What’s the fuss over sweet potato? While sweet potato is having a cultural moment as the superfood of our time, it has been cultivated for over 5000 years. This prolific root vegetable requires only a few inputs and tolerates harsh conditions like poor soil and excess heat. The plant consists of several edible parts that pack a hefty nutritional punch, with just 125g containing enough beta-carotene to meet the Vitamin A needs of a preschooler. Sweet potatoes produce more edible energy per hectare than wheat, rice or cassava.
NASA in the Field: NASA Harvest is helping countries in Africa build agricultural monitoring systems that use satellite data from international space agencies. The program builds capacity by training workers to leverage information to estimate production yields and forecast weather patterns, thereby protecting food security.
Investing in Children: A new joint report by the WHO, UNICEF, and The Lancet pushes to have children as the key focus in how the Sustainable Development Goals are achieved. It calls for early investment in child health and nutrition through ending harmful advertising practices for products such as fast food and addressing ecological damage to prevent future harms to the next generation.
Farming the Sun: Combining solar panels and plants into the same land is one way to boost green energy production without losing land for food. Elevating solar arrays and having plants grow beneath can provide extra energy for communities as well as reduce costs for farmers. Early field tests suggest that the arrangement may even lead to increases in yields compared to crops in direct sunlight.
Opinion - Empowering Smallholder Farmers: While avocados are Kenya’s leading fruit export, smallholder farmers who grow 70 percent of the output are largely excluded from lucrative opportunities higher up the value chain. A researcher is calling on the government to help these producers directly enter the export market by reducing barriers to entry and facilitating engagement.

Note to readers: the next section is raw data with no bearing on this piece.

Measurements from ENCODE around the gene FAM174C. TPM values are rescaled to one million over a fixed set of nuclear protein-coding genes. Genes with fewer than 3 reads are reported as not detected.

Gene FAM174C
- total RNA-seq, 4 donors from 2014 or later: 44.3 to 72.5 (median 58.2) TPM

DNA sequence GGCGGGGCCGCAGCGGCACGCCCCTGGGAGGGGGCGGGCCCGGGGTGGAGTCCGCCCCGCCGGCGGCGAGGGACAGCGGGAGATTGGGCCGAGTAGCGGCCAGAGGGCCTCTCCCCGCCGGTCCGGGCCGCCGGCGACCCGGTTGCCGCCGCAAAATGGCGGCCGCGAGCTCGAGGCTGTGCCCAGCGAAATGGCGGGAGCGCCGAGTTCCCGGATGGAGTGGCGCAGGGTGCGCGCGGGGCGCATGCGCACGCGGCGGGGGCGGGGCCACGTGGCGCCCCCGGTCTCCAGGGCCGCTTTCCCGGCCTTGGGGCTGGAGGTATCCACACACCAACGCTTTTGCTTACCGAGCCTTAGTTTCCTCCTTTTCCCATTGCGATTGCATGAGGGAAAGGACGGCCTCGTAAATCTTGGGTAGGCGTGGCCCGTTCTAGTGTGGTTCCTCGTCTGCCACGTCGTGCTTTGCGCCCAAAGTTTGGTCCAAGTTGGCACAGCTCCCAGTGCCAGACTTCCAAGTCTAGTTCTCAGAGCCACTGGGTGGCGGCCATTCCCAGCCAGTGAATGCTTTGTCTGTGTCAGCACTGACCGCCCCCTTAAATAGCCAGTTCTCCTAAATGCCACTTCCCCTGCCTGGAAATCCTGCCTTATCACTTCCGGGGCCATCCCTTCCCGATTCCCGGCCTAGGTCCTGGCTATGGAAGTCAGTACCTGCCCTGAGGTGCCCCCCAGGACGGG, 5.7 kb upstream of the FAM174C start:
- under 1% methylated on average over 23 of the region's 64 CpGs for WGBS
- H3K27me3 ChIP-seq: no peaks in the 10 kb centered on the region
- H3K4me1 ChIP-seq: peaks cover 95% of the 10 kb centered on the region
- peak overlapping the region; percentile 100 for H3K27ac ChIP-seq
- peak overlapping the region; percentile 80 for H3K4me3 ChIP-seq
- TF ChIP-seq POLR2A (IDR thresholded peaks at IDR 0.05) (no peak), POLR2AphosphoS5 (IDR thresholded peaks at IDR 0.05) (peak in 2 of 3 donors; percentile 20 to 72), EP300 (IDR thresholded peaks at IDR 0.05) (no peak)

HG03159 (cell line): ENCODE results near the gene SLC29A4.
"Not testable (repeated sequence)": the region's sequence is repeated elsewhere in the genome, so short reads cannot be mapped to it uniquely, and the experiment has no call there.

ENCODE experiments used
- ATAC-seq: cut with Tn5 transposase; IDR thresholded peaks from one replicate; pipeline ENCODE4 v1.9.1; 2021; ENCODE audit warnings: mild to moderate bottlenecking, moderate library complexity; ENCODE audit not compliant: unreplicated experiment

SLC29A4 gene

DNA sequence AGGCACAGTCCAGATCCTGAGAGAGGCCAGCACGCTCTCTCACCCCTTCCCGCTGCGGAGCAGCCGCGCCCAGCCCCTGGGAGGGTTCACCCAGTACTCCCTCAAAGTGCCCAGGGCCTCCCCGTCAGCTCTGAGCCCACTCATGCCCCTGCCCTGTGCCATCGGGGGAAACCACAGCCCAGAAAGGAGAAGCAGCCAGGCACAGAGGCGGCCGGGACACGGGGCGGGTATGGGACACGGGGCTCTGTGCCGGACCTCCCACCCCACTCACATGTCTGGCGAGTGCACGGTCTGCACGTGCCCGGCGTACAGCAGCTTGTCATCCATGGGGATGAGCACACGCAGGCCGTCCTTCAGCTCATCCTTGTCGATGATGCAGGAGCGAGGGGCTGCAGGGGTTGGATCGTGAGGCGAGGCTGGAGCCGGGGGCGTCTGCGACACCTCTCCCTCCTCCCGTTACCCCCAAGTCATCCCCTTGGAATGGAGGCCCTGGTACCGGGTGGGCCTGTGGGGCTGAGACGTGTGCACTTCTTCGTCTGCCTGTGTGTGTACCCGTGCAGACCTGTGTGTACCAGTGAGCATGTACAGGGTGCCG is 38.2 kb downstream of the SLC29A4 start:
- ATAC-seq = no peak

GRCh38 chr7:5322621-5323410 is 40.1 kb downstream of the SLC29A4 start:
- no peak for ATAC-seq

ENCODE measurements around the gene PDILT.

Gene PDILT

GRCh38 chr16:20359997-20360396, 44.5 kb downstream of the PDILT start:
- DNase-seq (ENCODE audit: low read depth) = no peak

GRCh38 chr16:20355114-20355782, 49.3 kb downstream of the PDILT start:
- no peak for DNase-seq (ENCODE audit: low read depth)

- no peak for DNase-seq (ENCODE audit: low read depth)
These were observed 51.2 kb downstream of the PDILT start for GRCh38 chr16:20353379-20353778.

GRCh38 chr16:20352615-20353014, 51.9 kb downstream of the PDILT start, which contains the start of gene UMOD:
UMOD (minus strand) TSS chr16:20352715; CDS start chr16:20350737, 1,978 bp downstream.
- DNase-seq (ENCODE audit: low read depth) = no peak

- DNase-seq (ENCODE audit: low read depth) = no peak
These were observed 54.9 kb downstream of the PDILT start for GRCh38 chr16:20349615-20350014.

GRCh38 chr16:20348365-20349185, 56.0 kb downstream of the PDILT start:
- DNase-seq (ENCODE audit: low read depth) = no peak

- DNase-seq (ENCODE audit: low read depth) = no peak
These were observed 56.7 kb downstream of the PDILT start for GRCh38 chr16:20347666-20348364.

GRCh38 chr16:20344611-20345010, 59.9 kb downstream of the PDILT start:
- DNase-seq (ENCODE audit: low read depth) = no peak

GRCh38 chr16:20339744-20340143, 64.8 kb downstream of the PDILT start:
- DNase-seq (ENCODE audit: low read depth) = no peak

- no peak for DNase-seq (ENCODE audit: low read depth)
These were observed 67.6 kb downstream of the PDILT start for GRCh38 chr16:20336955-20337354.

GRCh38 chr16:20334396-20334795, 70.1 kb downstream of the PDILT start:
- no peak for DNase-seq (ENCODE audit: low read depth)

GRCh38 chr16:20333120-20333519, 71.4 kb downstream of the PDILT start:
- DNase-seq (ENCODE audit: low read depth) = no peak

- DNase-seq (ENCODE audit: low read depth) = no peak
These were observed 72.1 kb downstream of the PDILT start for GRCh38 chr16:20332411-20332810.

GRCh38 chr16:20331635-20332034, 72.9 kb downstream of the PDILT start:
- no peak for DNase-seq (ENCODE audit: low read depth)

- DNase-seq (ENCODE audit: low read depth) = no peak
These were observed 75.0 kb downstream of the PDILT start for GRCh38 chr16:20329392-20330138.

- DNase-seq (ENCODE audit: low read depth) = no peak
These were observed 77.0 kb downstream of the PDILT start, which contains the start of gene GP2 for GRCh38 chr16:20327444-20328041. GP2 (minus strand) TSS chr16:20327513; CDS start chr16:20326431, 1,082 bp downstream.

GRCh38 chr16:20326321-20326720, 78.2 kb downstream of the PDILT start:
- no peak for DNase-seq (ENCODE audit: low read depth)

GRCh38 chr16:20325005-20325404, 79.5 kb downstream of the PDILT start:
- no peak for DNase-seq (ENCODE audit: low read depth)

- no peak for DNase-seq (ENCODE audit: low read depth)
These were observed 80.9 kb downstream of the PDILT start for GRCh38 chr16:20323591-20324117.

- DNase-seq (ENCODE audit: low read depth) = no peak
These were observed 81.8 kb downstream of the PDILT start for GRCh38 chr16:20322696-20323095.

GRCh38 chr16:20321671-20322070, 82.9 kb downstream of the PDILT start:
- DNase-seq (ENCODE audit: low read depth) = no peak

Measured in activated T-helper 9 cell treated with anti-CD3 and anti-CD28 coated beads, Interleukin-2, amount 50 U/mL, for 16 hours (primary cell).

Innovation Agenda: USDA announced a new initiative entitled the Agriculture Innovation Agenda, aiming to innovate to increase agricultural production by 40 percent while reducing US agriculture’s environmental impact by 50 percent by 2050. Secretary Perdue said that USDA will primarily examine carbon sequestration and water quality as part of the environmental footprint. The department intends to focus on research and innovation, as well as data collection to better understand agricultural conservation practices.
TRADE & COMMODITIES
Floral Boom: Colombia’s flower market has been steadily rising in recent decades, with an increase from $630 million in 2001 to an estimated $1.5 billion this year. The flower market alone has created an estimated 140,000 jobs and the Colombian President Duque hopes to increase exports to $3 billion by 2030 through market expansion.
Palm Oil and Bananas to China Falls: The novel corona virus spread in China is taking a toll on agricultural production in the region. Indonesian palm oil exports to China—19 percent of total exports—have dropped off dramatically. Small- and medium-sized banana farms in the Philippines are struggling to find importers amidst work shutdowns and market closures.
America’s Environmental Future: The Food System of the Future
Date: 3 March
Location: Chicago, IL
Date: 9-13 March
Location: Mexico City, Mexico